Augustus Whittlesby has been a spy for a very long time. He’s spent a decade in Paris posing as the world’s worst poet and sending secret information back to England hidden in hideous poems. Augustus is starting to tire of the spying game–after all he’s starting to rhyme and alliterate even in his thoughts and everyday speech–when he hears of a device that Napolean has acquired to invade England. Not knowing what the device is or really any details whatsoever, Augustus needs to infiltrate the soon-to-be Emperor’s court. Enter Emma Delgardie, American ex-pat and a close friend of Napolean’s wife and step-daughter. Since being widowed 4 years prior, Emma has spent her days floating from party to party and criticizing Augustus’s terrible poetry. Faced with the option of staying in France or returning to America, Emma agrees to write a masque for the Bonaparte’s upcoming house party in order to postpone having to make any decision at all. Augustus sees his way in and soon the two are collaborating on the most ridiculous play that France will ever see. Seriously, there’s a character named Americanus, and a pirate queen, and I don’t know what else. Of course, Augustus and Emma grow a lot closer while writing their masque which leads to all sorts of complications. Will Augustus be able to let down his long-held guard and save England? Will Emma be able to let go of her comfortable life and forgive Augustus for the fact that he’s been using her when she inevitably finds out about his true identity? Probably. This is a fluffy romance, after all. And I mean that in the best possible way.
As the ninth (!) book in the Pink Carnation series, The Garden Intrigue (Dutton 2012) could have been stale or a rehash of the older books. Luckily, Lauren Willig is able to keep things fresh by varying the locations, spy plots, and most importantly: the main couple in each novel. A boring central couple (ROBERT AND CHARLOTTE) can really drag down the whole novel, but Augustus and Emma are intriguing characters, both separately and together. They both have a world-weary, been-around-the-block thing going on that I personally find so much more interesting than a gee-whiz, puppy love type relationship. The dialogue sparks between the two characters, but also deepens as Augustus and Emma start to shed the pretenses they put up for the rest of the world. And they’re both amusing rather than mushy, which is always appreciated.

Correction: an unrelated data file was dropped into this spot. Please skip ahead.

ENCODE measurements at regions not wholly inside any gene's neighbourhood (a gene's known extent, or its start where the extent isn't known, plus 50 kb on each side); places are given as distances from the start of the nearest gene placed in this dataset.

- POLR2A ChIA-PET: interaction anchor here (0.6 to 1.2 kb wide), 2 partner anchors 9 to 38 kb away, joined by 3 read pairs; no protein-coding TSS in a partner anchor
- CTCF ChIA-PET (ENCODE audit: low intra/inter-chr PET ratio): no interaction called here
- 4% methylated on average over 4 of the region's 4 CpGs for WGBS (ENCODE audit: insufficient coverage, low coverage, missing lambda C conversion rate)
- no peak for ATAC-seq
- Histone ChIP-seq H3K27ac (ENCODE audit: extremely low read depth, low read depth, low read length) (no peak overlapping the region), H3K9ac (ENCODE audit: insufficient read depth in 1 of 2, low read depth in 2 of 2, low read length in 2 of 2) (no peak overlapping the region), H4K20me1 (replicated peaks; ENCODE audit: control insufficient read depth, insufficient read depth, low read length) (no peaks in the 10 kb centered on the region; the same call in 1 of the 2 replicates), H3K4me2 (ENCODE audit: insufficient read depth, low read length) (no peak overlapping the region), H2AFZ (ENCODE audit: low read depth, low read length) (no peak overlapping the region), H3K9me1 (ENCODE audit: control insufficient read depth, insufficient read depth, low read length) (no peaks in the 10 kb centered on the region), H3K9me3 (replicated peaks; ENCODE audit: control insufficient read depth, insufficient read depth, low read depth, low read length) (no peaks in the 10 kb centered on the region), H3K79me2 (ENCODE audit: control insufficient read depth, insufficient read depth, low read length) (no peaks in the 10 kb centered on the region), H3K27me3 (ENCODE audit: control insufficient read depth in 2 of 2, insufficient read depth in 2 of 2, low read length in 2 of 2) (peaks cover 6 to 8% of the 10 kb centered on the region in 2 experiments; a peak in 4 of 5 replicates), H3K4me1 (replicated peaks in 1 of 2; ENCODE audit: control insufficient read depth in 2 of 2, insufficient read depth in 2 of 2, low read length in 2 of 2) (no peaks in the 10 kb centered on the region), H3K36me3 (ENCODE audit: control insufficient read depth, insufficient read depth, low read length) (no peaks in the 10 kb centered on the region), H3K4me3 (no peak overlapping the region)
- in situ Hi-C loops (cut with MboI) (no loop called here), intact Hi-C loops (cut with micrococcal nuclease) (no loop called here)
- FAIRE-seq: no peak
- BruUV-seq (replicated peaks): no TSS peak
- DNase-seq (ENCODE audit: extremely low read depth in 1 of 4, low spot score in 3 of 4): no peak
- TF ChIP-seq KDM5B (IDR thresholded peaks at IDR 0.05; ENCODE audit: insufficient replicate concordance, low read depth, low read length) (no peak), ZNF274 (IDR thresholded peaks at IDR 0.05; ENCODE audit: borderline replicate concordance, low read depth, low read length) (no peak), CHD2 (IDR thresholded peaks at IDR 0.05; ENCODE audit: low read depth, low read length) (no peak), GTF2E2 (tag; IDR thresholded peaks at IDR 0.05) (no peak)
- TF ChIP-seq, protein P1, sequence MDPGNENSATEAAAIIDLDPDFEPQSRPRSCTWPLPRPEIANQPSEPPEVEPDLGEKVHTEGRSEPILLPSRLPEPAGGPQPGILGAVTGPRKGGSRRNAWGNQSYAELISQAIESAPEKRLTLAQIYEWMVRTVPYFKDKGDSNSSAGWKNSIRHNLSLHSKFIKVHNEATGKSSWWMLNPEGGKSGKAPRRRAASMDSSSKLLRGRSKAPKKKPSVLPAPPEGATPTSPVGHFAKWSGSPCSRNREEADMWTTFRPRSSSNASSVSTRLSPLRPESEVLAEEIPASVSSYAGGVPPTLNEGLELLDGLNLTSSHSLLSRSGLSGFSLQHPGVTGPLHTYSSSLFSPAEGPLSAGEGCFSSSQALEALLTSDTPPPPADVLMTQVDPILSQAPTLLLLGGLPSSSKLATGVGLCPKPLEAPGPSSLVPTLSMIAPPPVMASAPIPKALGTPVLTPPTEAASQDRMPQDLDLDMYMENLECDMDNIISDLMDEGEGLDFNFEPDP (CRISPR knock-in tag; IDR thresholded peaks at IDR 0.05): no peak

The spy plot was perhaps not quite as actiony as I prefer, but still good nonetheless. The mysterious device actually was dangerous and there were lots of eavesdropping of conversations and tension-filled coded messages. Jane and Ms. Gwen both popped up, though there wasn’t NEARLY enough of the latter. Seriously, she didn’t get to hit anyone with her parasol or blow something up once. I’m only mollified by the fact that Ms. Gwen will be the heroine of the next novel in the series. Spoiler.
And of course, I shouldn’t neglect poor Colin Selwick and Eloise Kelly. Eloise is a Harvard grad student doing archival research in England on Napoleanic era spies and Colin is the descendant of the Pink Carnation who possesses said archives. Colin and Eloise only get 6 chapters per book so they not only provide the framing device for the main narrative (it involves the characters Eloise are currently researching), but their little story usually parallels the historical plot. I think that this novel actually contains the strongest Colin and Eloise story in awhile. They haven’t been terribly interesting ever since the two started dating, but The Garden Intrigue has some good Selwick family drama as well as a classic boyfriend vs. career dilemma for Eloise. At the book signing that we attended two weeks ago, Willig revealed that she’s ending the series with the eleventh book (which I think is smart), and I could definitely see hints of Colin and Eloise’s story wrapping up. For the first time since book 3, I’m actually interested to see where these two go next.
The Garden Intrigue is another strong entry to this funny, adventurous, romantic, and clever series. If any of that interests you, start at the beginning and check out The Secret History of the Pink Carnation. You can thank us later. Or not. It’s entirely up to you.